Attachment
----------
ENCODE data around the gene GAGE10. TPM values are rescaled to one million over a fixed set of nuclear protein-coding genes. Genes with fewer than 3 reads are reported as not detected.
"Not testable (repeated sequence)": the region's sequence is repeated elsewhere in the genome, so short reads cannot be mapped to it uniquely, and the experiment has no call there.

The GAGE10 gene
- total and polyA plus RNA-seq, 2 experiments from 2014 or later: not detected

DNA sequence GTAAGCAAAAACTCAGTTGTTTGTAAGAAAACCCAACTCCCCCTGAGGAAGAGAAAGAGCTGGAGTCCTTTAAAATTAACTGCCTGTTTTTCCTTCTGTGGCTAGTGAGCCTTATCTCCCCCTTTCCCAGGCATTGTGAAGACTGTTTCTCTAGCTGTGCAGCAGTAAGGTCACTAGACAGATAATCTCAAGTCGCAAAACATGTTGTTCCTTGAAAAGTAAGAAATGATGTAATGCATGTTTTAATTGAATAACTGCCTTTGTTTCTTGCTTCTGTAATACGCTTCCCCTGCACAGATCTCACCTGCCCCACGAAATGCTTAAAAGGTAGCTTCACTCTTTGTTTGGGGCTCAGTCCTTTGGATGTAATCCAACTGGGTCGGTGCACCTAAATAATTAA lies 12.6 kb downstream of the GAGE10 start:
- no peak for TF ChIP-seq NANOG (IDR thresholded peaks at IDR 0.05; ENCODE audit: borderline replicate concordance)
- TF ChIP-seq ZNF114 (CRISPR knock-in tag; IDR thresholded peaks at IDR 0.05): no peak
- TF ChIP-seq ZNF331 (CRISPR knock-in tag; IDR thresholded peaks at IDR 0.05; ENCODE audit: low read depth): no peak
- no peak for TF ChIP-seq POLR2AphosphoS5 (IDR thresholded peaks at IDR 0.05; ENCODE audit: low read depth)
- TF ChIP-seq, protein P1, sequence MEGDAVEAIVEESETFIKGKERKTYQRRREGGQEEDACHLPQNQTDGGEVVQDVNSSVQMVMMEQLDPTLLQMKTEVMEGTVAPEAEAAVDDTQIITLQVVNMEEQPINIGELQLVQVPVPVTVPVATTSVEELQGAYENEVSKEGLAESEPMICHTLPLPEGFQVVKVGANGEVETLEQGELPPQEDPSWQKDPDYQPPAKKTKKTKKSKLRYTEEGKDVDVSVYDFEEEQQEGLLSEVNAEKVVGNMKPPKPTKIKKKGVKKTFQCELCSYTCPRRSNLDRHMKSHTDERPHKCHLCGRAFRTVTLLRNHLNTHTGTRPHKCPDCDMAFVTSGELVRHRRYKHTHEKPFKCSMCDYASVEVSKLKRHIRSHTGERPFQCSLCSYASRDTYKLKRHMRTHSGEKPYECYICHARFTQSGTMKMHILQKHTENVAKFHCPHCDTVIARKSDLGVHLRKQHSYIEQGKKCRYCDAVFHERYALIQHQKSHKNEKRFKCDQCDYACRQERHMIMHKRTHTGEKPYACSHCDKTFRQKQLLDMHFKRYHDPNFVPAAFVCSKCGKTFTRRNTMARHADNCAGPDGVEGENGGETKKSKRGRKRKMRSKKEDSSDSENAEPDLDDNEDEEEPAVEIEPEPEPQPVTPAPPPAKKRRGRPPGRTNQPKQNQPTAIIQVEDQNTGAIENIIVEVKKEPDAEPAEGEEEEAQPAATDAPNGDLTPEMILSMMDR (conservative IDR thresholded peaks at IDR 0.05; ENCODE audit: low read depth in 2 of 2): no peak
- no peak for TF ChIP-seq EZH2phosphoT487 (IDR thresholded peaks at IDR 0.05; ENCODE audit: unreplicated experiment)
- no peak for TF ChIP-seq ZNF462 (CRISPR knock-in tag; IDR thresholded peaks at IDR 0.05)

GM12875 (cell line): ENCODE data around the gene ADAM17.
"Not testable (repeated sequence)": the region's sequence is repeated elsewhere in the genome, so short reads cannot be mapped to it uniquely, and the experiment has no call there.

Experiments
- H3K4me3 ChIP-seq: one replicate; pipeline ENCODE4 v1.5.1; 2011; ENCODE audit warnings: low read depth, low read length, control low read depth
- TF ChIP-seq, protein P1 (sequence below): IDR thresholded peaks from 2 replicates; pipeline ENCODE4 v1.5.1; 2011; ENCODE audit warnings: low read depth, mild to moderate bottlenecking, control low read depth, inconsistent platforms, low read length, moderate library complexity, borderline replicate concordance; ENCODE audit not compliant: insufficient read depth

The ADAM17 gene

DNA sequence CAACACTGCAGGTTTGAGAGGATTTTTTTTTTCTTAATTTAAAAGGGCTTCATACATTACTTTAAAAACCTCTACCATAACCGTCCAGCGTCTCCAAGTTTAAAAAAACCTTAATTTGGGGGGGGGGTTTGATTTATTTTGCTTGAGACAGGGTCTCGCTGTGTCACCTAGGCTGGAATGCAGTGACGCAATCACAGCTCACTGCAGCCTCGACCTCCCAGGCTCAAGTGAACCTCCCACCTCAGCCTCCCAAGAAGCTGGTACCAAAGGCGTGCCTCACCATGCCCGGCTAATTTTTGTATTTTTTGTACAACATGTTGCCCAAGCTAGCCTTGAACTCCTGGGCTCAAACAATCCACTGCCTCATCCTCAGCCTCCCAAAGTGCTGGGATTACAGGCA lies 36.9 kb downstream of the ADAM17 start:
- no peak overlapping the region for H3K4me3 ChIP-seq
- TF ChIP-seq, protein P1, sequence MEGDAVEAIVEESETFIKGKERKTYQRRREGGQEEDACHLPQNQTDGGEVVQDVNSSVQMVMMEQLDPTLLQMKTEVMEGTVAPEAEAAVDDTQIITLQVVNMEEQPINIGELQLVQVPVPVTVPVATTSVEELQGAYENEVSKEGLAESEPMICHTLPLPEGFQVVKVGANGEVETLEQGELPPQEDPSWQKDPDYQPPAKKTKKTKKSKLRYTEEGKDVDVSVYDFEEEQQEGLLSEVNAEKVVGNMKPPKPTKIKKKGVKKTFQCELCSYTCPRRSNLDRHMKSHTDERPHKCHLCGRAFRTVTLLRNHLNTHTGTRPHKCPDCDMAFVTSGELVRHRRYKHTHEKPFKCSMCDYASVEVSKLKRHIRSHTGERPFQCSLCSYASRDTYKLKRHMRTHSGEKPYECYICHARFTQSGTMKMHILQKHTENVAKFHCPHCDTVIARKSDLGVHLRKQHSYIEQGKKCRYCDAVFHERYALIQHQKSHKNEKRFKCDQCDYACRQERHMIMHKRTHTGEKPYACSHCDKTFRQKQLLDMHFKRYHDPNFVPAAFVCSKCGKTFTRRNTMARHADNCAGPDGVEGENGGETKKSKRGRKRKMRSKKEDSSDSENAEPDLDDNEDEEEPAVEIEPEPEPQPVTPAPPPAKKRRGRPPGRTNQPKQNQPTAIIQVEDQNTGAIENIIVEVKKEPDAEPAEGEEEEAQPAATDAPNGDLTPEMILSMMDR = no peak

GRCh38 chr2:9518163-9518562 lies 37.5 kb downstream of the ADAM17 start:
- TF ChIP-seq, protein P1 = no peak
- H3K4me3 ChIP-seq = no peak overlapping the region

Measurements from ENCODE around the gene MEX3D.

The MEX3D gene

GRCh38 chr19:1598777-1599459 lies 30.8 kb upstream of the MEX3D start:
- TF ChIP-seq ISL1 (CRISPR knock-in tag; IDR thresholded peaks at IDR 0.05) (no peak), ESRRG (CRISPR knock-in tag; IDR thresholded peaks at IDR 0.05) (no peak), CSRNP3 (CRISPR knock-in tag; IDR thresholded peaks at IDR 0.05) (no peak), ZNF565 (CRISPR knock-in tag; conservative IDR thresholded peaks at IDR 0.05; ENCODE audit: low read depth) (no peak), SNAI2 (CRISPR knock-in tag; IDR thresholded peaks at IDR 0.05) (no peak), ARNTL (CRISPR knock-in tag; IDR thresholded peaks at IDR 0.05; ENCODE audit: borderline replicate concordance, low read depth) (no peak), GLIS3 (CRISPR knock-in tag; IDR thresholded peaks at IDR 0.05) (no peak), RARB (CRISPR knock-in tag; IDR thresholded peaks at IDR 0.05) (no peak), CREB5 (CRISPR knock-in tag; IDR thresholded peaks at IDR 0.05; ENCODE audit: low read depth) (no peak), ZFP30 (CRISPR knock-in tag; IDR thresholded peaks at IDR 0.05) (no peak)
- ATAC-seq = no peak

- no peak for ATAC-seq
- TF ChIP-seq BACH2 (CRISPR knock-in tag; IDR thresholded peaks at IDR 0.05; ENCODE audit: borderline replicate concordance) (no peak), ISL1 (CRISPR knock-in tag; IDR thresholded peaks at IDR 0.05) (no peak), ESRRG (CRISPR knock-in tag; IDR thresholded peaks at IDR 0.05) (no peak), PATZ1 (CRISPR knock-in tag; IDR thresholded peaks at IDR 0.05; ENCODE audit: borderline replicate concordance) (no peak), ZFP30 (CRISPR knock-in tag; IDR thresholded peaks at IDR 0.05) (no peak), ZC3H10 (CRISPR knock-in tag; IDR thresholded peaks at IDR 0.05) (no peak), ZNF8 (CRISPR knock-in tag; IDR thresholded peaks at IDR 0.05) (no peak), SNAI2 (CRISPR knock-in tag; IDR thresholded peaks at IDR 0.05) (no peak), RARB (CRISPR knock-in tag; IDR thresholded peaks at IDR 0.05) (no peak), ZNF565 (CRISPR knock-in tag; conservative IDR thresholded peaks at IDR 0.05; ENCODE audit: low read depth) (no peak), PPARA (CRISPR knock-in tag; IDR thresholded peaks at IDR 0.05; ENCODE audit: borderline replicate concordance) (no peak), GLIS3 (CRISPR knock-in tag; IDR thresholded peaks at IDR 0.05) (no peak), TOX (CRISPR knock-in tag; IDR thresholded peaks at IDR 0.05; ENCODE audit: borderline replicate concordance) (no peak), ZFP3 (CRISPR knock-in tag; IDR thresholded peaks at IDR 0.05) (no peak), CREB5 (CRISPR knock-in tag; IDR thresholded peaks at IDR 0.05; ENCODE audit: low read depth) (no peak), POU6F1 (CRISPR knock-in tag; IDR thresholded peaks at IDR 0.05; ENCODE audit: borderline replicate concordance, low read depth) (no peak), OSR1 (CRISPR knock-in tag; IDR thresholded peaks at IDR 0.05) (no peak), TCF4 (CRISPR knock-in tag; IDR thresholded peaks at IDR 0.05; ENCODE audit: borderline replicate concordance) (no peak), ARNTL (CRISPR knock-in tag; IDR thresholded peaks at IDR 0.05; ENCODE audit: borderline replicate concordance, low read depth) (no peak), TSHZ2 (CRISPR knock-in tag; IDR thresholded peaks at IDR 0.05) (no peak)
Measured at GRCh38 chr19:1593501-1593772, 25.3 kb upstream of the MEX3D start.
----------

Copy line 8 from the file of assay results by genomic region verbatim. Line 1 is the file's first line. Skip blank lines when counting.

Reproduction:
- TF ChIP-seq ZNF331 (CRISPR knock-in tag; IDR thresholded peaks at IDR 0.05; ENCODE audit: low read depth): no peak